Featuring Hell Low
THE FIRST TIME I heard Hell Low play was at The Arts House, which used to be the old parliament building. In its old (once hallowed) halls, where the past generations had built our country, I sat where a minister had once sat to listen to the guitar work Hell Low had to offer. He said that he was going to sing "sad songs about Singapore" and the irony of singing in parliament was not lost on him.
I managed to speak to him after his set and we decided to meet later on for a chat that eventually led us to a road side sarabat stall. Initially a metal head that progressed to punk covers with his peers, Jeremy now mainly focuses on guitar-driven folk music. "Folk is important to represent the times you are in. Like Bob Dylan. To be authentic in Singapore I have to write songs about the times in Singapore and about what I experience." it was imperative for me to find out what authenticity meant to him, as a veteran in the local music scene, and its role in local music and culture.
At the crux of it all was Singapore. Jeremy, or rather his moniker Hell Low, spoke, sang and wrote about his home, its problems and issues because that was what was closest to him. In a sense, it was most clear when I asked him about his stage name: "Singapore is a hellish place. So I became Hell Low. I thought it was appropriate. I used to stay in Boon Keng, a lot of one-room flats; it was where the really low-income population lived. There were old people just waiting to pass on, whole generations living in one flat. It's seems a little unfair to stay in these places in those conditions. But here, we were told that its a meritocratic system. We are conditioned to believe that if someone is not as well off, they didn't work hard enough. But honestly, it’s because they didn't have the same opportunity as others. If you come from a good place, you do good, but if you come from a poor place, then how are they expected to do good?"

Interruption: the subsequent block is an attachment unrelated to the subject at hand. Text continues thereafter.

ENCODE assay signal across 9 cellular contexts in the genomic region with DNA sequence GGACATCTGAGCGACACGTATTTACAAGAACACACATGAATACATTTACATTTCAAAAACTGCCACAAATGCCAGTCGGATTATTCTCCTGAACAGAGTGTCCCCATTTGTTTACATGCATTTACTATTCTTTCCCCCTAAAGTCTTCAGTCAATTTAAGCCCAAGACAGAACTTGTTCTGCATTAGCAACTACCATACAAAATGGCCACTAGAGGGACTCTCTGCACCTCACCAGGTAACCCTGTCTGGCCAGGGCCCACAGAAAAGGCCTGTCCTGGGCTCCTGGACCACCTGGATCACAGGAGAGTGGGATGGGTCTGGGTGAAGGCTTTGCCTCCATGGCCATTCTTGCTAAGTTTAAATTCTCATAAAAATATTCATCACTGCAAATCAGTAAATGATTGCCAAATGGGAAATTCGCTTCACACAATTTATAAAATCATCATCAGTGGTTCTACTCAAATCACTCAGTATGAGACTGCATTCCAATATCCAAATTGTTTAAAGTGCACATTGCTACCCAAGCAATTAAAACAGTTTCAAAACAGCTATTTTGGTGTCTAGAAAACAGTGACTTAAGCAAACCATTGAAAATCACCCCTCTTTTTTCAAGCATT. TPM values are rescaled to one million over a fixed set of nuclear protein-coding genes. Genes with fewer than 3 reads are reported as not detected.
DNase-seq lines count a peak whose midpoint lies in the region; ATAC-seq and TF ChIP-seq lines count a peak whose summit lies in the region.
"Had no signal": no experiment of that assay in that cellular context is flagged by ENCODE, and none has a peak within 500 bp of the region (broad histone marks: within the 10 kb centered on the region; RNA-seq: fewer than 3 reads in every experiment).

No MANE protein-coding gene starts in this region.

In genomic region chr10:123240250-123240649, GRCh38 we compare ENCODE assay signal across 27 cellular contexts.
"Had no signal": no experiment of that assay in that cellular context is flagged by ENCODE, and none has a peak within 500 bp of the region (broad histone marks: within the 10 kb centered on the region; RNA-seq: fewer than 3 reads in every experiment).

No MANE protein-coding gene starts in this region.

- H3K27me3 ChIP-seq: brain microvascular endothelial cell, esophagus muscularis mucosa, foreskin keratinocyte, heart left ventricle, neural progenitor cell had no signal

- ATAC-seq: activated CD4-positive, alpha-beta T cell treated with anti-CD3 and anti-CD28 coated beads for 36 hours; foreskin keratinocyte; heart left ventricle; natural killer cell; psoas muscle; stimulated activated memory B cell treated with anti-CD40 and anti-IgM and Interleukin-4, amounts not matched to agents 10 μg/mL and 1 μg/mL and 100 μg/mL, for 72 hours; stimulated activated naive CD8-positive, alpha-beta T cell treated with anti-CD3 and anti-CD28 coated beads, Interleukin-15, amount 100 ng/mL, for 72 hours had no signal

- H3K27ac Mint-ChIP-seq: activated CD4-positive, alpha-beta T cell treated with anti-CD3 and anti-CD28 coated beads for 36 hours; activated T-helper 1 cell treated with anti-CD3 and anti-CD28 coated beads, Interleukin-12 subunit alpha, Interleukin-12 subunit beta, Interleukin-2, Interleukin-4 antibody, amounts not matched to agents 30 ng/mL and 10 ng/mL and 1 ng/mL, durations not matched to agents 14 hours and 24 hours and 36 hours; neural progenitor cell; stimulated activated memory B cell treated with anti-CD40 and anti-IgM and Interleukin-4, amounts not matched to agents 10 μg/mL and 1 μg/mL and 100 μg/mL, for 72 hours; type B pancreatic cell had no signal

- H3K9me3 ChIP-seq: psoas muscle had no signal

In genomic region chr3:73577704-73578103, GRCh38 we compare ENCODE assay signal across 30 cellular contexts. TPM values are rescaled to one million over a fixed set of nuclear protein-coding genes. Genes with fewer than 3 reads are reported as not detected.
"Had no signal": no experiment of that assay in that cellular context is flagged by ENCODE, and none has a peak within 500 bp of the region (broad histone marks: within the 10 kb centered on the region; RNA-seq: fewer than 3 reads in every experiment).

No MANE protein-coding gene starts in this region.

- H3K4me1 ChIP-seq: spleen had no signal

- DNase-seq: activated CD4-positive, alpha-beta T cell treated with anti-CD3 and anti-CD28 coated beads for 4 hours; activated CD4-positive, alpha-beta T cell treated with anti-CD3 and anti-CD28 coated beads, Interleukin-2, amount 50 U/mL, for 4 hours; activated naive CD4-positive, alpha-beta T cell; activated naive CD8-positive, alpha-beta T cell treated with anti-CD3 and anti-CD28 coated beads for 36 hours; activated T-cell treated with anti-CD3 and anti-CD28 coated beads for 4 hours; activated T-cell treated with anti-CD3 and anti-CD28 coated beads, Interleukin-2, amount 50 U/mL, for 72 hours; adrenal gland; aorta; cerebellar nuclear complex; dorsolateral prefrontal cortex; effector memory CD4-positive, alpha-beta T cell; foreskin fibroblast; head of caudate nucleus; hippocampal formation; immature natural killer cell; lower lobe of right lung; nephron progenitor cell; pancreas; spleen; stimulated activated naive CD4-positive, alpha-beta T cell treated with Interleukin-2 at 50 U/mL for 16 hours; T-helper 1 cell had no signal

What he had in mind, I thought, were hard truths, or something similar at least. He went on to say: "I just write really depressing songs about Singapore; it's the kind of music I feel comfortable with. It’s what I feel is most sincere. I could write pop songs and stuff and be popular, but I want to write songs I want to write." It made sense I told him. He wanted to sing songs about Singapore, very much like how other singers, writers, artists (almost every creative) create work that spoke about a passion; whether it is love, money, drugs or anything else for that matter. The difference was the things he sang about (his old estate in his song Boon Keng for instance) was about all of us, about Singapore and Singaporeans. His music is enthralling and melancholic, as if they came to him while he watched a boat slowly sink, and his songs were always about Singapore.